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Re: [AGA Member] CO2 efficiency in hard water

--- Amit Brucker <amitb@gtek.co.il> wrote:
> That's the point!!!! I bet if i'll take it out,my PH will
> stay or raise to 7.3/4 I would expect much higher PH
> levels....yes I am trying for a long time to understand
> why does it not effect the PH.....
> > 
> I agree on that.... just affraid a bit I guess.

If the water is circulating well, you're unlikely to have
any catestrophic condition if you turn off the aeration.

If you have lots of plants and circulationm the water will
have oxygen.

Although O2 levels will decline at night, so will the
fishes need for it -- they become very still during the
dark -- at those that are not crepuscular or nocturnal.

> > So now you take all day to try to build up the levels
> > again, only to literally blow them out of hte water
> each
> > night.
> > 
> > I'd like to know if any other acids are in the water.
> > Stop the nightly aeration -- rely on your plants for
> > oxygenating the water during the day. After
> staturation,
> > the levels will be fine all night.
> Yes well this I might try....and I agree it will remove
> exess CO2 out of the water but I will try
> However I think the problem is my KH as well which is
> relativly high...

Basically, KH *will not* affect your CO2 or O2 levels.
Also, CO2 does not displace O2 nor does O2 displace CO2 in
the water. But CO2 feeding the plants makes the plants put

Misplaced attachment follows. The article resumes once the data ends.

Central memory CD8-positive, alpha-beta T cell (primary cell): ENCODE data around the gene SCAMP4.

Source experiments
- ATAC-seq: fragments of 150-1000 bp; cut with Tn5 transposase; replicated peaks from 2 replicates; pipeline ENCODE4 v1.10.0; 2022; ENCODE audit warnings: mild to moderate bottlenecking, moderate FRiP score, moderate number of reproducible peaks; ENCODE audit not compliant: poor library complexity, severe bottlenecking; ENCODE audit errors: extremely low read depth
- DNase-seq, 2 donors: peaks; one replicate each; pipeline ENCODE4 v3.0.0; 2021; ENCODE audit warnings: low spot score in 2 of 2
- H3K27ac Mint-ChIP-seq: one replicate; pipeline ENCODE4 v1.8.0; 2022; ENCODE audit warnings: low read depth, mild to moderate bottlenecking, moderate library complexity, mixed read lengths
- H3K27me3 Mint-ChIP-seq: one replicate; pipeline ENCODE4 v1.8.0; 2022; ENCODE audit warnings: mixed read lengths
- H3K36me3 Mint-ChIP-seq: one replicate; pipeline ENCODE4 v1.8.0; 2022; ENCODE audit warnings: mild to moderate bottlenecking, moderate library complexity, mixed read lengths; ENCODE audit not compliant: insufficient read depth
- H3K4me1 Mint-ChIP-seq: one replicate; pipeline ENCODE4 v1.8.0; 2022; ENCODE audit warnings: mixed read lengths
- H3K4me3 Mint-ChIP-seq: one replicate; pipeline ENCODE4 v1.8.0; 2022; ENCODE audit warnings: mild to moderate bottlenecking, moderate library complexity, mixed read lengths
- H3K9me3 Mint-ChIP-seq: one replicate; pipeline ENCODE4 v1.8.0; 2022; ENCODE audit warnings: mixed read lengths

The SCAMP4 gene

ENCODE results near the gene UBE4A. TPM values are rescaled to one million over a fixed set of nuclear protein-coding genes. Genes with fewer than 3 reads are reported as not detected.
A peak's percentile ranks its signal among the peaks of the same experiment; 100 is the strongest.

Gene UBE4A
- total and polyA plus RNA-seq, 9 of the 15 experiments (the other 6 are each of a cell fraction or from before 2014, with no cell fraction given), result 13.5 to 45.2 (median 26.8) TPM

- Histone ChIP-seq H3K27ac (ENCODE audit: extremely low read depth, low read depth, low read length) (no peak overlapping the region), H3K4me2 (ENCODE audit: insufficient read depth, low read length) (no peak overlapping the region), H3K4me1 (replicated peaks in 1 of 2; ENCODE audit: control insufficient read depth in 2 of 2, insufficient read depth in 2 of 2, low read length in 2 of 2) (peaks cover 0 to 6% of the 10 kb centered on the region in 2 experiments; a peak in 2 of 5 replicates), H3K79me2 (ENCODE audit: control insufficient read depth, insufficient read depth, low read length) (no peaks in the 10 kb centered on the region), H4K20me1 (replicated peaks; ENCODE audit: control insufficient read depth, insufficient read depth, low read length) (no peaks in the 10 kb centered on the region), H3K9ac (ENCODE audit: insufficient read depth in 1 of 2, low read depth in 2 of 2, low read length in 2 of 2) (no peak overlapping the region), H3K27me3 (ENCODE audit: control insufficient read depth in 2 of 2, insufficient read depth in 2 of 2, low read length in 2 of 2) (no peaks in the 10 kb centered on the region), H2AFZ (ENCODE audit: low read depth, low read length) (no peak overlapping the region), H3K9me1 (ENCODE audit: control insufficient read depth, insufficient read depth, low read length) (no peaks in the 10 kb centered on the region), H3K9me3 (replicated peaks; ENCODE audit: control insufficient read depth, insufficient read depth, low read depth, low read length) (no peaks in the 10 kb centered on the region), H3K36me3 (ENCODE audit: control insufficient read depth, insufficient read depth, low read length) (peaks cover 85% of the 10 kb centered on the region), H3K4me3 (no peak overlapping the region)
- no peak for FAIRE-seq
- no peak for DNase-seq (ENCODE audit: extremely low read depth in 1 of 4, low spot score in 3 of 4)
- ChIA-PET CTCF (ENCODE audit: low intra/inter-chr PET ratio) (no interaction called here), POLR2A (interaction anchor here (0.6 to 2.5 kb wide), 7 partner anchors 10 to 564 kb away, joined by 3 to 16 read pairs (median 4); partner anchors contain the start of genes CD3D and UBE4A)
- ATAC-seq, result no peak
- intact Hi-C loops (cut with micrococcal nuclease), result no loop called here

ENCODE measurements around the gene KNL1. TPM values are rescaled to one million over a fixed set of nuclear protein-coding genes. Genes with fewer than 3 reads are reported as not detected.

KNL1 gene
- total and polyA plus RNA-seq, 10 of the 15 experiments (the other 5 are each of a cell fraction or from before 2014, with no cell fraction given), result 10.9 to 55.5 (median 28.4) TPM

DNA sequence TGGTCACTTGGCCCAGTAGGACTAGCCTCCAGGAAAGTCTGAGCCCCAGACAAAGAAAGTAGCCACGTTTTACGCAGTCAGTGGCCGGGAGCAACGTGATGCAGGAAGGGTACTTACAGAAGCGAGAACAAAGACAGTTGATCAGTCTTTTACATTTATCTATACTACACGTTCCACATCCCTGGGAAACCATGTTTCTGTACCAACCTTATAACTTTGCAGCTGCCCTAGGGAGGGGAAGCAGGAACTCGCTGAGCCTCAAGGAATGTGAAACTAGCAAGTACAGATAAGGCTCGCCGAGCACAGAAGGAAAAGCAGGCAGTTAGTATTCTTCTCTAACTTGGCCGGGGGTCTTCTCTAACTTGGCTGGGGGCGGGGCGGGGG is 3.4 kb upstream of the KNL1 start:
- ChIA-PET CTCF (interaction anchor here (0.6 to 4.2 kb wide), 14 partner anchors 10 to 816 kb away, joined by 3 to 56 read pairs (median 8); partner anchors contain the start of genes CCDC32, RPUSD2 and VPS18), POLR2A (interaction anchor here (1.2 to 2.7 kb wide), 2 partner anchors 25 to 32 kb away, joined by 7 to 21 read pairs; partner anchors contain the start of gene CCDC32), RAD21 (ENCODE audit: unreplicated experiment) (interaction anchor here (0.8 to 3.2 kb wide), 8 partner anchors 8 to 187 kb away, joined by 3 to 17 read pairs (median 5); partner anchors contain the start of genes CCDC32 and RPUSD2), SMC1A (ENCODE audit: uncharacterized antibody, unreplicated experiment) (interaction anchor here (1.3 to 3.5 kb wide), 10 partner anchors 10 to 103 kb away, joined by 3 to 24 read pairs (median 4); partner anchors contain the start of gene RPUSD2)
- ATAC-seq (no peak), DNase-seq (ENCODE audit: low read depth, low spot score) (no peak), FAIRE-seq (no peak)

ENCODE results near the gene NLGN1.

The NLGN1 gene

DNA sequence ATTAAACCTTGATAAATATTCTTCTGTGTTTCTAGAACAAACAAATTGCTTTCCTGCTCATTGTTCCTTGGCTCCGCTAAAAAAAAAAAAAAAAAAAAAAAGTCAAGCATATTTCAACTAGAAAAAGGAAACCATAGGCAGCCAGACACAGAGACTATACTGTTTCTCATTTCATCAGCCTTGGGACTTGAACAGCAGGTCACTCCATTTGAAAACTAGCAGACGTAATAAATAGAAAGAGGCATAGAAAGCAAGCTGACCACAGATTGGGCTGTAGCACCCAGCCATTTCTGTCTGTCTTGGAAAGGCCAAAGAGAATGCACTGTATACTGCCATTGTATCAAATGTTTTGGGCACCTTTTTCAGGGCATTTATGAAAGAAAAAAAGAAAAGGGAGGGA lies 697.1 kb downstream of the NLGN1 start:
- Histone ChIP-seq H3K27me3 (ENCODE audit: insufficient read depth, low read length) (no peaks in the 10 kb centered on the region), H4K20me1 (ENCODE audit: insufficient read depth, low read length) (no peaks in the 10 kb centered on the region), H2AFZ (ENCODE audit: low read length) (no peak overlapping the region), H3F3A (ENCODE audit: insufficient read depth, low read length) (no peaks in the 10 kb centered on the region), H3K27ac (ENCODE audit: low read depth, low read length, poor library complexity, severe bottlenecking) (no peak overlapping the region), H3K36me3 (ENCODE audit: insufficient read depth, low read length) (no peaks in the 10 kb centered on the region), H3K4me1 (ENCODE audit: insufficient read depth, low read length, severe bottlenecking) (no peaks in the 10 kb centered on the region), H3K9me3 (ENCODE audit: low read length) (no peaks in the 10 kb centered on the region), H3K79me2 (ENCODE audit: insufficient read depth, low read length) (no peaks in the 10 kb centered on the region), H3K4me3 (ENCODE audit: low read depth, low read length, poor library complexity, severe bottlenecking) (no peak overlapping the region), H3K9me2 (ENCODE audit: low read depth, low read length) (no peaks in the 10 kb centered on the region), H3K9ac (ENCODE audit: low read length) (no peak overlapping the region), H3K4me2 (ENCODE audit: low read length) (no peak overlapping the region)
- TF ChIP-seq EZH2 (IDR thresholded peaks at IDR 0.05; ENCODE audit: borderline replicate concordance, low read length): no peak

O2 in thewater.  CO2 for the plants, plants for O2, fish
(food/poop) for other ferts for the plants.

Do 50% weekly water changes to reduce the impact on any 
organics producing acids.

Raise the CO2 level to get up to 30 ppm  just to see if 
you can lower pH by doing so. That's 30 ppm *before* the
lights come on -- the level might drop as low as 15-20 ppm
after the lights have been on for 6 hours or so. 

On my tanks with the CO2 running constantly, day and night,
and no aerators, the pH only changes 0.2 units between it's
lowest and highest points. And the fish never seem stressed
for O2. So running CO2 constant and not aerating needn't
cause wild pH swings nor an O2 shortage at night.

If raising the CO2 level causes the fish to be gasping at
the surface early in the morning before lights on, then the
level is probably too high -- back it off a bit. If not
gasping, then level is not too high.

But don't stop the aeration and increase the CO2 at the
same time or you won't be able to tell what's causing
gasping, it if occures. So first stop the aeration and then
check the fish before the lights come on. If not gasping,
then raise the CO2 up to what seems to measure out at 30

With CO2, over a week or two, you should be able to see
more rapid growth in your fast growing plants (swords, most
stem plants) and generally less algae problems  -- even if
something in your water is messing up being able to rely on
the CO2/KH/pH table. 


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